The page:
She is also a sexual entity now that she’s an adult. She’s no longer overalled and boyish; now she’s a grown woman who sleeps only in pajama tops and tells her friend that she’ll have an affair with him but not marry him.
We then get a few pages of the history of Maycomb, which I find to be less tightly executed, but probably necessary for the development of the themes of race and history and place.
But then we have several pages of a fun conversation between Jean Louise and Hank, who greets her with a kiss on the mouth, proposes marriage, and then they agree that she’s hateful and settle into being just friends. Still, we can’t fully believe her when she says she will “pursue the stony path of spinsterhood.”
“Mockingbird” was built on a neat little package of Truth, and that is that you can’t know a man until you walk around in his moccasins. It’s the kind of novel that was written to be read in my high school classroom, with my teacher’s obsession a clearly stated theme. But Lee’s simplicity is refreshing in a world of winking irony and Deconstruction.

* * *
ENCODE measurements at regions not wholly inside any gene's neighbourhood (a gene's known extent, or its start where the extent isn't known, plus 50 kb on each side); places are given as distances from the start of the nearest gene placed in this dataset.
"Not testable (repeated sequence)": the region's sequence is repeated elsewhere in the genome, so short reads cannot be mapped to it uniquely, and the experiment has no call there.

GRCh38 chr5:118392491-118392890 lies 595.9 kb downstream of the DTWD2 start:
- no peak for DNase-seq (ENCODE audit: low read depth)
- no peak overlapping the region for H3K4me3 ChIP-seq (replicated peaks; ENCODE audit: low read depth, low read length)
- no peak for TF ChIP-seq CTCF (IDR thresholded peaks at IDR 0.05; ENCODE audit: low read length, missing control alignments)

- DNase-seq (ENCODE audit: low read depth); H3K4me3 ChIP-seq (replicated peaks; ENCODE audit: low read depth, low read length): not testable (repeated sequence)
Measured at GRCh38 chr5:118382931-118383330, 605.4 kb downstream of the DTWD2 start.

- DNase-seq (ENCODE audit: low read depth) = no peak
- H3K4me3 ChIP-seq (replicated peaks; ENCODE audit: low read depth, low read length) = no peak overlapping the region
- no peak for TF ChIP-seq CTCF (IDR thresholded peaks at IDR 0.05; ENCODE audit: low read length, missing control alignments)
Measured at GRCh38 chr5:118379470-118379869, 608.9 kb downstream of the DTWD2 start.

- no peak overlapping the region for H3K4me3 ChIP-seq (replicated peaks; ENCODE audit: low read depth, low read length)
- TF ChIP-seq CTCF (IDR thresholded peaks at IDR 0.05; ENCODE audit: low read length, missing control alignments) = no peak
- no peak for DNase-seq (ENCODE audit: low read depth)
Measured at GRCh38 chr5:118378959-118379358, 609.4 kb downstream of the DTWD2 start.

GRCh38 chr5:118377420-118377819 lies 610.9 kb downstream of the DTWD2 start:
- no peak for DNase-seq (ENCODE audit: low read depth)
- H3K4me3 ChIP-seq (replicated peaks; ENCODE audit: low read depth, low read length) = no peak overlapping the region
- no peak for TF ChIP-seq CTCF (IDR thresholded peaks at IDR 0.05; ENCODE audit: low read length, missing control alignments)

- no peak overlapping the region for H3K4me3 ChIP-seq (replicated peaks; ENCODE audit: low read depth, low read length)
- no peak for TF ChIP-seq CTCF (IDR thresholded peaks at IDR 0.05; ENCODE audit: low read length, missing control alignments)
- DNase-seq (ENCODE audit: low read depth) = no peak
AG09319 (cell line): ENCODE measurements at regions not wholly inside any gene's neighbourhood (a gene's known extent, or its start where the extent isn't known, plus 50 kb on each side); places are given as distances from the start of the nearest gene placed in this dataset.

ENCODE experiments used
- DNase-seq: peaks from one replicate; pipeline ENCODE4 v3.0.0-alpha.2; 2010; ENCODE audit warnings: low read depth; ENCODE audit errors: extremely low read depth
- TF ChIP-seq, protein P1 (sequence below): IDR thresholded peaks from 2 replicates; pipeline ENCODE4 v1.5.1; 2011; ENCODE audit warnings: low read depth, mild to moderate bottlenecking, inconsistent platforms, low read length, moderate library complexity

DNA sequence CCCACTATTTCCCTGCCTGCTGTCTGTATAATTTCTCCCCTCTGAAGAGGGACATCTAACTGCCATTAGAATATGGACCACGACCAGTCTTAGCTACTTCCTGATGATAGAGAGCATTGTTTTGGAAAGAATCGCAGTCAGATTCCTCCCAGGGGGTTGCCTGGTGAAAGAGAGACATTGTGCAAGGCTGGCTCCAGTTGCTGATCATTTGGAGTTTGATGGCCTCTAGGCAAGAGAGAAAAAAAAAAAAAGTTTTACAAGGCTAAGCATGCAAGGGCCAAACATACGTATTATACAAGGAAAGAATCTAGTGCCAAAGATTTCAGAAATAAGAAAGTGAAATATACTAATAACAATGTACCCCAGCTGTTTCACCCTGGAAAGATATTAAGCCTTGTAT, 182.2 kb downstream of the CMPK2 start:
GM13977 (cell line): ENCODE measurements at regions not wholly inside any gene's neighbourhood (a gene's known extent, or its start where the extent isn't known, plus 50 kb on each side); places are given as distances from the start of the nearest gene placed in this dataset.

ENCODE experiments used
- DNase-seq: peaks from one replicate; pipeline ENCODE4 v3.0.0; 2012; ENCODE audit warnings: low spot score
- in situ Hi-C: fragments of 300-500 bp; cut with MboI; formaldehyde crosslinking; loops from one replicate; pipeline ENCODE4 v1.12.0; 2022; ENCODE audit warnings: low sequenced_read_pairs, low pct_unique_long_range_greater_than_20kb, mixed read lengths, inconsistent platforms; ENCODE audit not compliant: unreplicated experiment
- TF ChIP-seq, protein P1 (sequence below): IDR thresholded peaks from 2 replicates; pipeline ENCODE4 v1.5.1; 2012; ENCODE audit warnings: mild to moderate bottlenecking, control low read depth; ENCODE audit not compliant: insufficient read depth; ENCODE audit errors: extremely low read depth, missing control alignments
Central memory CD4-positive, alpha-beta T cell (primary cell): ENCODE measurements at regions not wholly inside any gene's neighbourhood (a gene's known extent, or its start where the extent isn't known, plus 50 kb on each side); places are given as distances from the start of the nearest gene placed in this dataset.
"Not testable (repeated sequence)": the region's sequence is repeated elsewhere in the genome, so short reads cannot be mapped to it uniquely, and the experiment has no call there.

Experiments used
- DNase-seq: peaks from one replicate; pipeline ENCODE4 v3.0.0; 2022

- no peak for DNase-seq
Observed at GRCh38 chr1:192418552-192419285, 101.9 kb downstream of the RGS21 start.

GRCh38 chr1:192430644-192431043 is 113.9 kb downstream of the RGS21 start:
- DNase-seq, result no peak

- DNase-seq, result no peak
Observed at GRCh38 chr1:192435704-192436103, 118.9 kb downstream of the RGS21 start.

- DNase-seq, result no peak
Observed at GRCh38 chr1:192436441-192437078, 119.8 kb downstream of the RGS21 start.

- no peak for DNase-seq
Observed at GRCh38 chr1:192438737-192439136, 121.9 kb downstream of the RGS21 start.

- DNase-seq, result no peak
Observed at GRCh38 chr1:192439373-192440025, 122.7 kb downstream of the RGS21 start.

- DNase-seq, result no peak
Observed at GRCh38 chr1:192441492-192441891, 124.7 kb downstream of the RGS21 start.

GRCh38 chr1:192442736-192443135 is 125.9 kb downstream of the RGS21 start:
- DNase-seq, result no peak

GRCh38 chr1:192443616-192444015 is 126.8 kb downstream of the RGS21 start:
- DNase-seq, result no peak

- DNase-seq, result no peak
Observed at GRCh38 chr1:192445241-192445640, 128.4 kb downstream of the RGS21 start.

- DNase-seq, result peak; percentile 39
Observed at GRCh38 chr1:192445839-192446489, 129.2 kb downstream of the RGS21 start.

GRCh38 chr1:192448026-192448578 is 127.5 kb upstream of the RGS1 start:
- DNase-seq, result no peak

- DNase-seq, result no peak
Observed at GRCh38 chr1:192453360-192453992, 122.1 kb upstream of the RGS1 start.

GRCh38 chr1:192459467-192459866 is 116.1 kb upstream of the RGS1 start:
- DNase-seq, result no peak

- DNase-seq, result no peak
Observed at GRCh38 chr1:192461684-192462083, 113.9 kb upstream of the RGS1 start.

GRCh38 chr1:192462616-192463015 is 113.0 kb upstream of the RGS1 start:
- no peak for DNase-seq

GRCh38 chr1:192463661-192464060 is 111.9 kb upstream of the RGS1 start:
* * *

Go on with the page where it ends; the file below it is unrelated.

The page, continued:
In “Watchman,” too, Lee is brave enough to use the story to impart some wisdom about human nature. One place we see that in chapter 1 is toward the end of Jean Louise’s reunion with Henry, when she attempts to assess her love for him. Is she in love with him a little? No, she thinks, that’s impossible. “Either you are or you aren’t. Love’s the only thing in this world that is unequivocal.”
I like reading a novel with some ambition, a novel that has something to say. I’m glad this author has been resurrected in 2015, at a time when we can use her trademark “themes.” Harper Lee is not too cool for Truth.
Mary Ann Clark, founder of Flagler Reads Together and president of the Flagler County Historical Society: The first chapter took me back to the days of riding trains with hotboxes, friendly conductors and porters and getting dressed up to go traveling. Miss Jean Louise doesn’t seem to have changed from being a self-reliant girl. Her vision of her future life as a married woman is very different from that current at the time.